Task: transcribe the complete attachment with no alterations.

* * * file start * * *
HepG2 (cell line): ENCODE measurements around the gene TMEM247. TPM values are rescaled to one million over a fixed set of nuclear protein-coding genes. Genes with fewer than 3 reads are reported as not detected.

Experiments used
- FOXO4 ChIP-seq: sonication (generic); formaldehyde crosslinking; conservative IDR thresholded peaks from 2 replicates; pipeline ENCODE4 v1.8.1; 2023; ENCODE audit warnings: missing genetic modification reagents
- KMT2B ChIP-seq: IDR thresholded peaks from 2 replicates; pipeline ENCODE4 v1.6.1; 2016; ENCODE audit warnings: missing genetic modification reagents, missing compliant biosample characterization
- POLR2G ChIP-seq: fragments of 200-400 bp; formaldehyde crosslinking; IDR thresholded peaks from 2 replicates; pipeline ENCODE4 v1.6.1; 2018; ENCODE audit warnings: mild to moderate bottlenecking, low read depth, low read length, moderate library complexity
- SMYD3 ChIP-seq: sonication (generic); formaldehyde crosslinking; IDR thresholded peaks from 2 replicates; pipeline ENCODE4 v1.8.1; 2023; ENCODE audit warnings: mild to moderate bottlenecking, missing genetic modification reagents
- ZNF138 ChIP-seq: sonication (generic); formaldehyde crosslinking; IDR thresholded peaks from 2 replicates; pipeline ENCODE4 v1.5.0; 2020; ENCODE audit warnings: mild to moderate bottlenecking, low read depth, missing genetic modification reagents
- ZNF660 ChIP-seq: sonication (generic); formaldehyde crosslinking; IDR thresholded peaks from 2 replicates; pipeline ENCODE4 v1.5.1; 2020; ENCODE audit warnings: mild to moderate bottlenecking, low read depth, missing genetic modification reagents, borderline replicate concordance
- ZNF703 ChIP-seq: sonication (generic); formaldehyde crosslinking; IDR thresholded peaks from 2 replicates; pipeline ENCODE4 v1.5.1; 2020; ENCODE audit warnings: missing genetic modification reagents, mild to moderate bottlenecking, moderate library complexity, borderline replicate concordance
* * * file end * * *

HepG2 (cell line): ENCODE measurements around the gene TMEM247. TPM values are rescaled to one million over a fixed set of nuclear protein-coding genes. Genes with fewer than 3 reads are reported as not detected.

Experiments used
- FOXO4 ChIP-seq: sonication (generic); formaldehyde crosslinking; conservative IDR thresholded peaks from 2 replicates; pipeline ENCODE4 v1.8.1; 2023; ENCODE audit warnings: missing genetic modification reagents
- KMT2B ChIP-seq: IDR thresholded peaks from 2 replicates; pipeline ENCODE4 v1.6.1; 2016; ENCODE audit warnings: missing genetic modification reagents, missing compliant biosample characterization
- POLR2G ChIP-seq: fragments of 200-400 bp; formaldehyde crosslinking; IDR thresholded peaks from 2 replicates; pipeline ENCODE4 v1.6.1; 2018; ENCODE audit warnings: mild to moderate bottlenecking, low read depth, low read length, moderate library complexity
- SMYD3 ChIP-seq: sonication (generic); formaldehyde crosslinking; IDR thresholded peaks from 2 replicates; pipeline ENCODE4 v1.8.1; 2023; ENCODE audit warnings: mild to moderate bottlenecking, missing genetic modification reagents
- ZNF138 ChIP-seq: sonication (generic); formaldehyde crosslinking; IDR thresholded peaks from 2 replicates; pipeline ENCODE4 v1.5.0; 2020; ENCODE audit warnings: mild to moderate bottlenecking, low read depth, missing genetic modification reagents
- ZNF660 ChIP-seq: sonication (generic); formaldehyde crosslinking; IDR thresholded peaks from 2 replicates; pipeline ENCODE4 v1.5.1; 2020; ENCODE audit warnings: mild to moderate bottlenecking, low read depth, missing genetic modification reagents, borderline replicate concordance
- ZNF703 ChIP-seq: sonication (generic); formaldehyde crosslinking; IDR thresholded peaks from 2 replicates; pipeline ENCODE4 v1.5.1; 2020; ENCODE audit warnings: missing genetic modification reagents, mild to moderate bottlenecking, moderate library complexity, borderline replicate concordance